Two 8th century Maya stele have been installed in the Great Hall of the Metropolitan Museum of New York. On loan from the Republic of Guatemala, the relief carvings of two Maya rulers, one male, one female, replace statues of the 12th-dynasty pharaoh Amenemhat II and the goddess Athena that have been in Great Hall for years.
Stela 5 from Piedras Negras, a Classic Maya urban center on the border with what is now Chiapas, Mexico, that was modest in population but so rich in engravings documenting the chronology and accomplishments of its rulers that it played a key role in the deciphering of Maya script in the late 1950s. The stela is a life-sized representation of King K’inich Yo’nal Ahk II (ca. 664-729 A.D.) who is seated on a throne while receiving a nobleman. The throne is lined with a jaguar skin, its head staring unseeing at the viewer. Above the king is an anthropomorphic mountain with an open jaw from which deities emerge. Its glyphs include a date: November 2nd, 716.
The other stela in the Great Hall is number 24 from the El Naranjo site in Petén. It depicts queen regent Ix Wak Jalam Chan (ca. 670s-741 A.D.), who like another great Maya queen, Lady Snake Lord, held her own power rather than acting as mere queen consort.
One of the most powerful women known by name from the ancient Americas, Ix Wak Jalam Chan (Lady Six Sky) arrived in the city of Sa’aal, now near the border between Belize and Guatemala, in 682. The daughter of a powerful ruler in a centuries-old dynasty, she married into the local ruling family, securing a critical political alliance. Ruling as regent in place of her infant son, the queen led military campaigns to conquer neighboring cities in the late seventh and early eighth centuries. This monument records her triumph: she appears with a captive underfoot and a bowl of ritual implements in her arms.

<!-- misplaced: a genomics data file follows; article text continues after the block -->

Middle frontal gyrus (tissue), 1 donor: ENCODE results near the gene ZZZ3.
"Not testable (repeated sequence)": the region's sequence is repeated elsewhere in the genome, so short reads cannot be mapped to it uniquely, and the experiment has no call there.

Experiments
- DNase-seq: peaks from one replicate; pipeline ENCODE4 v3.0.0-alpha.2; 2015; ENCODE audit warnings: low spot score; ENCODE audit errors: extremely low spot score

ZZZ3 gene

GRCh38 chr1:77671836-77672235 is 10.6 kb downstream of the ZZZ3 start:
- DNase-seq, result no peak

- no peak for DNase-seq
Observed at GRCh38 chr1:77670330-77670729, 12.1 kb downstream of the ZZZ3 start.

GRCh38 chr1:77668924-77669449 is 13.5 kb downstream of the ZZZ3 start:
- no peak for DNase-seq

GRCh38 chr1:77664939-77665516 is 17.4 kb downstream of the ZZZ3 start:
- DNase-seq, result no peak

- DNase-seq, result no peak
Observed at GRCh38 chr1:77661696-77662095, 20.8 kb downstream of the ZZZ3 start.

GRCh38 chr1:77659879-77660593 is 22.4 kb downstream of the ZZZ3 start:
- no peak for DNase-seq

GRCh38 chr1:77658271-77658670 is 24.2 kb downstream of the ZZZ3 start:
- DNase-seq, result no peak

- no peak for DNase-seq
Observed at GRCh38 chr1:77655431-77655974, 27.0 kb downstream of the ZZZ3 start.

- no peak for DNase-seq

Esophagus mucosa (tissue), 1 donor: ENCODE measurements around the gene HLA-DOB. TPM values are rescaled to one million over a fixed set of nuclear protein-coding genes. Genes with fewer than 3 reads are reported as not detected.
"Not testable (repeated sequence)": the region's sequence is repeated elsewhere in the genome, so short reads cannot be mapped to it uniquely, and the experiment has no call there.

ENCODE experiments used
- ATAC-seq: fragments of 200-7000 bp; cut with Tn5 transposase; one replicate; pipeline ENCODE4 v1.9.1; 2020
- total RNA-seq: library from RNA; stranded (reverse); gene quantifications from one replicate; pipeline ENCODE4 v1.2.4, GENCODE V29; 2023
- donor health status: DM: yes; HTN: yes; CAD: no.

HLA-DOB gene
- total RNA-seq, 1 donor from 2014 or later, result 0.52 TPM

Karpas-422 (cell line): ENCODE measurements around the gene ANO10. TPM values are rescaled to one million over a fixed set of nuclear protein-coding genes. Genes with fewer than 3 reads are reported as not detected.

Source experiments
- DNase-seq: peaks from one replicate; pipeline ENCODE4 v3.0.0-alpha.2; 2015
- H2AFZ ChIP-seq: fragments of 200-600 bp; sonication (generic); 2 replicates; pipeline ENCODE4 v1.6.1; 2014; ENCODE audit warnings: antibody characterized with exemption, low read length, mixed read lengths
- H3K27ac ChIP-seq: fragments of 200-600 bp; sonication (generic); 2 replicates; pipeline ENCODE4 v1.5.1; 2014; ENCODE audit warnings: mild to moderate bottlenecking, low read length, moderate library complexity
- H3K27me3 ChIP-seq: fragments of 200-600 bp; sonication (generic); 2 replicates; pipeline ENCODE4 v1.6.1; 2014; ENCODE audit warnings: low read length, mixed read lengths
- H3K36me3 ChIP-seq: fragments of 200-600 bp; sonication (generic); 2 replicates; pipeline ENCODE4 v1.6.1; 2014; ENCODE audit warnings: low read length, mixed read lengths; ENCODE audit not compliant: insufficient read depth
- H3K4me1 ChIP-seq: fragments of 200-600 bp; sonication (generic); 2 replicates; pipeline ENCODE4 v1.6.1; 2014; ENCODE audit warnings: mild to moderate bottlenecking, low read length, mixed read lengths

The hieroglyphic caption also indicates that she is impersonating a goddess. The artists portrays Lady Six Sky with spiritually charged regalia, including a woven skirt with jade beads, an elaborate belt assemblage featuring a supernatural watery being and Spondylus shell, and a feathered headdress, emphasizing the fluidity of identity between human leaders and gods. With this portrait, she underscored both her strategic prowess in warfare and her divine right to rule.
The government of Guatemala sharing two other important pieces from Piedras Negras with the Met, but not for display. As part of the loan agreement, the Met’s conservators will turn their keen eyes on one of Piedras Negras’ exceptional relief panels and a Throne 1, an elaborately carved stone throne that is widely considered a masterpiece of Maya sculpture. The spectacular throne was commissioned by the last king of Piedras Negras around 800 A.D. and it is covered with inscriptions detailing the dynastic succession of the previous kings of Piedras Negras.
The stele will be standing watch in Great Hall until August 2024, representing the art of the ancient Americas while The Michael C. Rockefeller Wing, the Met’s gallery dedicated to African Art, Ancient American art and Oceanic art, is closed for an expansive redesign and reconceptualization.